More information on how downscaling works is provided in the Downscaling Climate Data section.
Two factors are particularly important in shaping regional climate forecasts:
1. The GCM used to generate the forecast; and
2. Assumptions about greenhouse gas (GHG) emission generation over time.
The number of relevant GCM forecasts available through the PCIC tool depends on the specific variables (e.g., temperature, precipitation, wind speed), region, and time of interest. Similarly, there are several possible GHG emission scenarios for which data can be accessed. When combined, these two factors create a wide range of possible results for the variables in question.
In order to make the diversity of results useable for decision makers, it makes sense to create a smaller set of regional scenarios. For example, based on differences in GCM and emissions assumptions, a set of 'high, medium and low' scenarios can be built to show the range of impacts on the selected variables of interest. This can help to identify regional vulnerabilities. A recent example of a regional scenario is found in work prepared for British Columbia's biodiversity plan at http://www.biodiversitybc.org/assets/Default/BBC Major Impact Climate Change.pdf.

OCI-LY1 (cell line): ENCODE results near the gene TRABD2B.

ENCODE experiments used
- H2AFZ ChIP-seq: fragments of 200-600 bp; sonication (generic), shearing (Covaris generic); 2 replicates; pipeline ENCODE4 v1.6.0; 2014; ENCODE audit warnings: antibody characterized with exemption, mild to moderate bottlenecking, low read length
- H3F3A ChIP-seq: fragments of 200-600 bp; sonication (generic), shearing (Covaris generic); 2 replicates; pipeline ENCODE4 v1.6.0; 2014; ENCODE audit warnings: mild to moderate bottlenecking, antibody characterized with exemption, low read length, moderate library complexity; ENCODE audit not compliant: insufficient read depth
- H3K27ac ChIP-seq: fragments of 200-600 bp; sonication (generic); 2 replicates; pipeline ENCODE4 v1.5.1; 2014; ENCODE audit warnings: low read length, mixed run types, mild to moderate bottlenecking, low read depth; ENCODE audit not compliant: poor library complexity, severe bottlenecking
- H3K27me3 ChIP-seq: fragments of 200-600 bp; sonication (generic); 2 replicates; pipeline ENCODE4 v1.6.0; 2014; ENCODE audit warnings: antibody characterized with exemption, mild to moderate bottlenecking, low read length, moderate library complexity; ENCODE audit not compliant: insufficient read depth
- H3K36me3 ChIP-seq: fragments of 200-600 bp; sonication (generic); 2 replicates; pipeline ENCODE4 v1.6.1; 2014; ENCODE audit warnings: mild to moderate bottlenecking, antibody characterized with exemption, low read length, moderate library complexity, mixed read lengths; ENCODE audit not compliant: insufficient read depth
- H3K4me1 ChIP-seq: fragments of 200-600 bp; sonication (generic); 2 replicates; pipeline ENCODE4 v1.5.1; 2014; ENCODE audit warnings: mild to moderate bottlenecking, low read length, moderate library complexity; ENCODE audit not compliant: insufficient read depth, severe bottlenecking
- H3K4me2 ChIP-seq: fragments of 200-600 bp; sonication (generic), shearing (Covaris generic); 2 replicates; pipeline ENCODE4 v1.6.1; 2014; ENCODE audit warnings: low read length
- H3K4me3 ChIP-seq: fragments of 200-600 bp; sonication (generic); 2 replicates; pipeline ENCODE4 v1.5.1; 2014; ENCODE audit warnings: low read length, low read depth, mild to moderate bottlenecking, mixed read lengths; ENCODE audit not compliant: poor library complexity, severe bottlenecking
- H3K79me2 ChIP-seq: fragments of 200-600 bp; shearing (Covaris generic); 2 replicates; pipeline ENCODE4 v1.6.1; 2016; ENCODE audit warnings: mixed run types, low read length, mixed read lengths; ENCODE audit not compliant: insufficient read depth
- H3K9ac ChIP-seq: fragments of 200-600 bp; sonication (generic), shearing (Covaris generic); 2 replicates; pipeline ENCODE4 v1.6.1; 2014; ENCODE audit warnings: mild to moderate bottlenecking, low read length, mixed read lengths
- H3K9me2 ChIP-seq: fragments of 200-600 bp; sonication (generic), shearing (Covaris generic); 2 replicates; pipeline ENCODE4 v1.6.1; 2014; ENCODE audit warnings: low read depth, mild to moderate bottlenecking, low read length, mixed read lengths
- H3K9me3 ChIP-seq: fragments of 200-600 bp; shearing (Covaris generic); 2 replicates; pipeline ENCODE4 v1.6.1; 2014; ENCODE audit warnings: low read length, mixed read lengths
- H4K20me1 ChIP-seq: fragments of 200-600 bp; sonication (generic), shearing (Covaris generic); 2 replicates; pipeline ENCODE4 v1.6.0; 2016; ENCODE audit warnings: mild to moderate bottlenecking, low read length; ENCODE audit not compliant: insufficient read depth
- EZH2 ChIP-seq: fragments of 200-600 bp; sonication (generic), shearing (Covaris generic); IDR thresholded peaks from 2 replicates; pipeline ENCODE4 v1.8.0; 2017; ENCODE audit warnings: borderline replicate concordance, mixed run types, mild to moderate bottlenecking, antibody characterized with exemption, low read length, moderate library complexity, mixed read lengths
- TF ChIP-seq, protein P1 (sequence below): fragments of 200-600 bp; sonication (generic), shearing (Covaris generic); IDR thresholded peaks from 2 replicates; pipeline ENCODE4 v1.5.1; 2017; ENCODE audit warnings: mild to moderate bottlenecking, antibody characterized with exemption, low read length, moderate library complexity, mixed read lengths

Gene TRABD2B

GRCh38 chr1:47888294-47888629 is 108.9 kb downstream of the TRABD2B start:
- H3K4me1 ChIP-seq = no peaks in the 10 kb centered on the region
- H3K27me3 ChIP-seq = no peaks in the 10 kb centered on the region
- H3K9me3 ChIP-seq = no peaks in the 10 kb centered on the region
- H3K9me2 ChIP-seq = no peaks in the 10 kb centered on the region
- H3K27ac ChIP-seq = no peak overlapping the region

Using the PCIC Regional Analysis Tool, the full range of GCM predictions
across all scenarios were collected. This collection gives the full
range of predictions for the province. To make this information more
useful, only three combinations of emission scenario and GCM were
selected. These three combinations represented a "high" range for
climate change, a "medium" and a "low" level. Decision makers could
start to predict what the broad range of impacts might be using
these combinations for seasonal and annual predictions for temperature
Why Would You Want to Explore Multiple GCMs?
Climate modelling is inherently uncertain, but this does not mean that forecasts do not have value. One way to make decisions despite this uncertainty is to consider the range of possible climate outcomes instead of relying on single forecasts.
Because each GCM incorporates slightly different assumptions about how the climate works, each generates different results. Decision makers can make more resilient decisions by incorporating a range of these results in their considerations.
The variation in GCM outcomes can also be combined with variation in greenhouse gas emission scenarios.